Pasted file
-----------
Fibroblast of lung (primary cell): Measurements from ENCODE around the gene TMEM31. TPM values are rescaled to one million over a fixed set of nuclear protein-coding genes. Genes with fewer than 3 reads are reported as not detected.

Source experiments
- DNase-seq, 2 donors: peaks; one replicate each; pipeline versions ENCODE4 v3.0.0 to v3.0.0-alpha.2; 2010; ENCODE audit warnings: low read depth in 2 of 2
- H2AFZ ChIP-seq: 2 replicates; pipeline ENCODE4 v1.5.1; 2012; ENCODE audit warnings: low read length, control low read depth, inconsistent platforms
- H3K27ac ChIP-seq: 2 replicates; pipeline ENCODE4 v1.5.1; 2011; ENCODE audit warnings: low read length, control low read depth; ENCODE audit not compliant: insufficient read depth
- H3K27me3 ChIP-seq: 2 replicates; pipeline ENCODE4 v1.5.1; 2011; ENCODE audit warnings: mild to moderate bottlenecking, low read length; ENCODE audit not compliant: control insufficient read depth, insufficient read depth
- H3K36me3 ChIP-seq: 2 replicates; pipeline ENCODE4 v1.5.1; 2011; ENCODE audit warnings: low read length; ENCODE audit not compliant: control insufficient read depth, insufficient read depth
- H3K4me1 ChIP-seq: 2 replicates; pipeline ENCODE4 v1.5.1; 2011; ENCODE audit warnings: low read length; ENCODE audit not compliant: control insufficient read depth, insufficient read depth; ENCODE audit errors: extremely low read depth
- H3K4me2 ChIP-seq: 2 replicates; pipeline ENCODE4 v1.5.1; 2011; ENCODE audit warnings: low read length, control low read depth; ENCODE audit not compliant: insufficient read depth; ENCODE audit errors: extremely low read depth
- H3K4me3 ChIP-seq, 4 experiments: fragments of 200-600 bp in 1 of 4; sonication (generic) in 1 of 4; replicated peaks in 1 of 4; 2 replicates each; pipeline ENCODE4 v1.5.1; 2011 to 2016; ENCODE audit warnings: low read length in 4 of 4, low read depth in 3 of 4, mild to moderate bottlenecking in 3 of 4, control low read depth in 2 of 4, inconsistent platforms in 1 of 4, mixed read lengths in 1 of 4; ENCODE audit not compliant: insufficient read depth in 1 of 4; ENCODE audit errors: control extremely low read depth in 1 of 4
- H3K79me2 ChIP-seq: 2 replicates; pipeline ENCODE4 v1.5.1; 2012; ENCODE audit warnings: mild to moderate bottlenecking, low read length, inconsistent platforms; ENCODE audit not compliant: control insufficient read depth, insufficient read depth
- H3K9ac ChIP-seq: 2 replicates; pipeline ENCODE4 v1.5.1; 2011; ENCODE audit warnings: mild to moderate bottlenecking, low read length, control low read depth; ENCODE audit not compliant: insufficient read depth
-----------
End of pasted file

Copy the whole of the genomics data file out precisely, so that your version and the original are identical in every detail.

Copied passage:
Fibroblast of lung (primary cell): Measurements from ENCODE around the gene TMEM31. TPM values are rescaled to one million over a fixed set of nuclear protein-coding genes. Genes with fewer than 3 reads are reported as not detected.

Source experiments
- DNase-seq, 2 donors: peaks; one replicate each; pipeline versions ENCODE4 v3.0.0 to v3.0.0-alpha.2; 2010; ENCODE audit warnings: low read depth in 2 of 2
- H2AFZ ChIP-seq: 2 replicates; pipeline ENCODE4 v1.5.1; 2012; ENCODE audit warnings: low read length, control low read depth, inconsistent platforms
- H3K27ac ChIP-seq: 2 replicates; pipeline ENCODE4 v1.5.1; 2011; ENCODE audit warnings: low read length, control low read depth; ENCODE audit not compliant: insufficient read depth
- H3K27me3 ChIP-seq: 2 replicates; pipeline ENCODE4 v1.5.1; 2011; ENCODE audit warnings: mild to moderate bottlenecking, low read length; ENCODE audit not compliant: control insufficient read depth, insufficient read depth
- H3K36me3 ChIP-seq: 2 replicates; pipeline ENCODE4 v1.5.1; 2011; ENCODE audit warnings: low read length; ENCODE audit not compliant: control insufficient read depth, insufficient read depth
- H3K4me1 ChIP-seq: 2 replicates; pipeline ENCODE4 v1.5.1; 2011; ENCODE audit warnings: low read length; ENCODE audit not compliant: control insufficient read depth, insufficient read depth; ENCODE audit errors: extremely low read depth
- H3K4me2 ChIP-seq: 2 replicates; pipeline ENCODE4 v1.5.1; 2011; ENCODE audit warnings: low read length, control low read depth; ENCODE audit not compliant: insufficient read depth; ENCODE audit errors: extremely low read depth
- H3K4me3 ChIP-seq, 4 experiments: fragments of 200-600 bp in 1 of 4; sonication (generic) in 1 of 4; replicated peaks in 1 of 4; 2 replicates each; pipeline ENCODE4 v1.5.1; 2011 to 2016; ENCODE audit warnings: low read length in 4 of 4, low read depth in 3 of 4, mild to moderate bottlenecking in 3 of 4, control low read depth in 2 of 4, inconsistent platforms in 1 of 4, mixed read lengths in 1 of 4; ENCODE audit not compliant: insufficient read depth in 1 of 4; ENCODE audit errors: control extremely low read depth in 1 of 4
- H3K79me2 ChIP-seq: 2 replicates; pipeline ENCODE4 v1.5.1; 2012; ENCODE audit warnings: mild to moderate bottlenecking, low read length, inconsistent platforms; ENCODE audit not compliant: control insufficient read depth, insufficient read depth
- H3K9ac ChIP-seq: 2 replicates; pipeline ENCODE4 v1.5.1; 2011; ENCODE audit warnings: mild to moderate bottlenecking, low read length, control low read depth; ENCODE audit not compliant: insufficient read depth